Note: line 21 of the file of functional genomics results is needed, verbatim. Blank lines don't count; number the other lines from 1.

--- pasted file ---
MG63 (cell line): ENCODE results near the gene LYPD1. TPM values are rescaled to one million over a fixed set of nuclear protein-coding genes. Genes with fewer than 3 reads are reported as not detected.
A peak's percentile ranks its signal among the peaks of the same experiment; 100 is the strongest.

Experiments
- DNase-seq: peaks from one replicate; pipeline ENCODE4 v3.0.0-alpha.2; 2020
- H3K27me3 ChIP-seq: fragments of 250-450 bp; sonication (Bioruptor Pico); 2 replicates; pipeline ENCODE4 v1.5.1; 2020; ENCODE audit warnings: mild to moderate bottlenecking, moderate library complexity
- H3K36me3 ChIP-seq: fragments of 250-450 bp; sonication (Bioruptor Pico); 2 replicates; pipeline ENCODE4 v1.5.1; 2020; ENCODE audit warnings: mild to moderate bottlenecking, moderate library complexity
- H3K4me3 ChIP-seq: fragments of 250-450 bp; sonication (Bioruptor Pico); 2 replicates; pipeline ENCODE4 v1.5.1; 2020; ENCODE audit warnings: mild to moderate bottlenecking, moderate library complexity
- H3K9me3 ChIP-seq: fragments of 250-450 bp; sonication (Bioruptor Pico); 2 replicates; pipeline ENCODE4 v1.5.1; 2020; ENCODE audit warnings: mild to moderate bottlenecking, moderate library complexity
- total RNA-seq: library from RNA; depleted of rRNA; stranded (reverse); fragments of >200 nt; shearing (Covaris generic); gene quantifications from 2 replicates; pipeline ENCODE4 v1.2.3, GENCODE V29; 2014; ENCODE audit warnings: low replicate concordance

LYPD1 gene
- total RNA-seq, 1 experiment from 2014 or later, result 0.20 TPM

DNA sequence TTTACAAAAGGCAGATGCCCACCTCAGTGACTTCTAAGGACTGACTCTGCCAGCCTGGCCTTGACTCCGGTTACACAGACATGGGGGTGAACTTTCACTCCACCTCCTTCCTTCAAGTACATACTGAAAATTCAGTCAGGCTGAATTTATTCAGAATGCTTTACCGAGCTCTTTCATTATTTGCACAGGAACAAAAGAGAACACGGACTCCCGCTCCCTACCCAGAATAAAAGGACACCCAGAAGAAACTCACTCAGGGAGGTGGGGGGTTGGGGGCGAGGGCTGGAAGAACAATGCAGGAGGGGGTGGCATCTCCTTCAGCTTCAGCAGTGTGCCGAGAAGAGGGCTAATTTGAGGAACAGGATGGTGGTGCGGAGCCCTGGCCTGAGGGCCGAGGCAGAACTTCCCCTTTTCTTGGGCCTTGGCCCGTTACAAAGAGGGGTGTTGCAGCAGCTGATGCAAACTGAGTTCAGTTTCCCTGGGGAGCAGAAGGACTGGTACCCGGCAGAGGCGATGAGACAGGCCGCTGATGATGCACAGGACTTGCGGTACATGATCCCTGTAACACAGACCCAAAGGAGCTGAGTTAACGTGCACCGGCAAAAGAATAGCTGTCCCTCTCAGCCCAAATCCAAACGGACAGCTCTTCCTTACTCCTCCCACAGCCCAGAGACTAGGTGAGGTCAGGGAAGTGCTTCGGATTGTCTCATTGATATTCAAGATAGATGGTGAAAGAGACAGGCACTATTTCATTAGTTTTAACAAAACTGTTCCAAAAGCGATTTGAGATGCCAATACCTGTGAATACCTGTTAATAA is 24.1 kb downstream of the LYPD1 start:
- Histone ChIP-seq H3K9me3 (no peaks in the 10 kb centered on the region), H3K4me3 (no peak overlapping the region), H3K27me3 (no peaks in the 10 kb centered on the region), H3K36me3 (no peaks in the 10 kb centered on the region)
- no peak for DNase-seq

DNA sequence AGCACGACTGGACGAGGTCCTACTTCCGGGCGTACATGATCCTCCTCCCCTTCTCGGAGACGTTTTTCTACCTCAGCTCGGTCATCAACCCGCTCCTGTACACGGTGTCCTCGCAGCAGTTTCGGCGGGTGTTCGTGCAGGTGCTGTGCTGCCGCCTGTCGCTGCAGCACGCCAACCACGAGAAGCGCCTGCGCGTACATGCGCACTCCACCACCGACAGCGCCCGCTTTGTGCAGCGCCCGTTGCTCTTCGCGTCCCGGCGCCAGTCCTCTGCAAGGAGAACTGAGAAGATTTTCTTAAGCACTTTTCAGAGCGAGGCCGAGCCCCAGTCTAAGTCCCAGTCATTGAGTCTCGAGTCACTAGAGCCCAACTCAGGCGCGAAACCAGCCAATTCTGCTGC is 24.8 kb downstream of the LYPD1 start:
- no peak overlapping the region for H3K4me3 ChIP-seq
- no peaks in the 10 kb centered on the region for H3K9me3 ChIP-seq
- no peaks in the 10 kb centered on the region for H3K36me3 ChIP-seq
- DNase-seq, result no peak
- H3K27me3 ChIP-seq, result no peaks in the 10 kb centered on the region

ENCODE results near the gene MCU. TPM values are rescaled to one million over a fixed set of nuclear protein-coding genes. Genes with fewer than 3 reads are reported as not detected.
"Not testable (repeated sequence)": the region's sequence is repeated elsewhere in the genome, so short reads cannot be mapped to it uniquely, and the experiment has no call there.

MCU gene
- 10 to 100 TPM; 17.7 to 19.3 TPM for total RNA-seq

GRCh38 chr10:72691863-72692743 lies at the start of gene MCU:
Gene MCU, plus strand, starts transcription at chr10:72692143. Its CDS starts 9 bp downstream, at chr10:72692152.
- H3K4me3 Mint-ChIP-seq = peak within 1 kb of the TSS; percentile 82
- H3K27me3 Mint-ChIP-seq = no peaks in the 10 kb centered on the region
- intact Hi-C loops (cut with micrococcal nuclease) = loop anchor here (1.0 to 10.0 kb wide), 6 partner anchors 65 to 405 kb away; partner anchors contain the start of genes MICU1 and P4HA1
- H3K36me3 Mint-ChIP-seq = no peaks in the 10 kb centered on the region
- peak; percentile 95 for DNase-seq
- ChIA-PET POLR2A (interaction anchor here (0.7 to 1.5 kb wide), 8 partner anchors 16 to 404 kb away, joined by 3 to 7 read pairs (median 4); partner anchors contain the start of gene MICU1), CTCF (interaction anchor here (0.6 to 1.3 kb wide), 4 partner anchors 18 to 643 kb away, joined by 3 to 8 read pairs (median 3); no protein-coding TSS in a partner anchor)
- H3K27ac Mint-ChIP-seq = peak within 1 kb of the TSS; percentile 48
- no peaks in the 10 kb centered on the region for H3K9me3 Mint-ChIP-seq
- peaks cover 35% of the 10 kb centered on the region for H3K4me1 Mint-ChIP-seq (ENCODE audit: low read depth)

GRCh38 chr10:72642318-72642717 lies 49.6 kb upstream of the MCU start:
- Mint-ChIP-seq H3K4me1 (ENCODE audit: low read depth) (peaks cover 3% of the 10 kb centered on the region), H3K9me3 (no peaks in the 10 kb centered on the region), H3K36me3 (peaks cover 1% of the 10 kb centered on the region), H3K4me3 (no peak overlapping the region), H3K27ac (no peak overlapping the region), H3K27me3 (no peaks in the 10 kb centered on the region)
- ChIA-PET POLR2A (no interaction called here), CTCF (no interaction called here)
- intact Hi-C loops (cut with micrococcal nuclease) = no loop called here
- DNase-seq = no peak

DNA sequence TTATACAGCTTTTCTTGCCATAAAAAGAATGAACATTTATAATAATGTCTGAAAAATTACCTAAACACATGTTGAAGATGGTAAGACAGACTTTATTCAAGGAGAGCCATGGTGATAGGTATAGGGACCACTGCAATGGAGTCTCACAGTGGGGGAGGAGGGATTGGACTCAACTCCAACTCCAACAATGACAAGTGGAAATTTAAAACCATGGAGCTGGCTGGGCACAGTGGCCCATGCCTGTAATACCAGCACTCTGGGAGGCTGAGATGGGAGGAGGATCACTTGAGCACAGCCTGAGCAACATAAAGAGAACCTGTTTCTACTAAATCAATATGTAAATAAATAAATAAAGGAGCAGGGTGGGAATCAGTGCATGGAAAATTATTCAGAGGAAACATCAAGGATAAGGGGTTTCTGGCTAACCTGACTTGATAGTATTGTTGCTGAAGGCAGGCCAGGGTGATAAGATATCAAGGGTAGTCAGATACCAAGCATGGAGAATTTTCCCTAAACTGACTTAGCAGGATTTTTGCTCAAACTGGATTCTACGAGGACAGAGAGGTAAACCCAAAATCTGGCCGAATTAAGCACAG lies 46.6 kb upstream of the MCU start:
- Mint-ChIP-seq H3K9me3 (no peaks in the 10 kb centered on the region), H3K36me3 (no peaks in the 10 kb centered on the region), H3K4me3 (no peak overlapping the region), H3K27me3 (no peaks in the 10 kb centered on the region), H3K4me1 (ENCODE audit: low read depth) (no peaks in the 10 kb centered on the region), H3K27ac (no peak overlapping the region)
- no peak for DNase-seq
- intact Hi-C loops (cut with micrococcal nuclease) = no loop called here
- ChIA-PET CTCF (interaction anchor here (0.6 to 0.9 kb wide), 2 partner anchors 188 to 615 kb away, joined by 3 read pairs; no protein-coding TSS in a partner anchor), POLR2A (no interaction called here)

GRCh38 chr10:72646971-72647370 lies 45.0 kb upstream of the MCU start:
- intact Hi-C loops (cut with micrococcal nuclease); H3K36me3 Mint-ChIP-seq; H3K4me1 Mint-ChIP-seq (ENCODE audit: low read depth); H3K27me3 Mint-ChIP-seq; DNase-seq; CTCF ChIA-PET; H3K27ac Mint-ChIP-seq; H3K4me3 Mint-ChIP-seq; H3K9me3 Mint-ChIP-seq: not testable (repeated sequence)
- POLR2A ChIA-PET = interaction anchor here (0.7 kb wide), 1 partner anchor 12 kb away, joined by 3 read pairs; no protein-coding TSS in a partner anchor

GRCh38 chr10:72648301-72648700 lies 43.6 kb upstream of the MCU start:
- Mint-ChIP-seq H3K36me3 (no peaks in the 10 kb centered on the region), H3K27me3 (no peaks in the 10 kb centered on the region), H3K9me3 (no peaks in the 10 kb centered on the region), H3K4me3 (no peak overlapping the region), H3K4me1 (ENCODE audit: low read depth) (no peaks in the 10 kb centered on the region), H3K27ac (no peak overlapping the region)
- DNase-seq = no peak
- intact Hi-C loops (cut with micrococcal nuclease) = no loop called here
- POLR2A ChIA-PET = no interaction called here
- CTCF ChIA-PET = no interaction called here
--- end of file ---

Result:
ENCODE results near the gene MCU. TPM values are rescaled to one million over a fixed set of nuclear protein-coding genes. Genes with fewer than 3 reads are reported as not detected.